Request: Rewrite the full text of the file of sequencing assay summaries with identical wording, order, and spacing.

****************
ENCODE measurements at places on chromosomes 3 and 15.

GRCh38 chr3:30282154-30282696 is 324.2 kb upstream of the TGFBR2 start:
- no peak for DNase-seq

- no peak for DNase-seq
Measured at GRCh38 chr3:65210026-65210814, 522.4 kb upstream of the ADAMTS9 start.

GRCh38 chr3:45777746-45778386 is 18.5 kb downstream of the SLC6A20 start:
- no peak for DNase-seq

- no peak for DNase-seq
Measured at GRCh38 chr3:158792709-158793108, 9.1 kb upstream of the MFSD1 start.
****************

ENCODE measurements at places on chromosomes 3 and 15.

GRCh38 chr3:30282154-30282696 is 324.2 kb upstream of the TGFBR2 start:
- no peak for DNase-seq

- no peak for DNase-seq
Measured at GRCh38 chr3:65210026-65210814, 522.4 kb upstream of the ADAMTS9 start.

GRCh38 chr3:45777746-45778386 is 18.5 kb downstream of the SLC6A20 start:
- no peak for DNase-seq

- no peak for DNase-seq
Measured at GRCh38 chr3:158792709-158793108, 9.1 kb upstream of the MFSD1 start.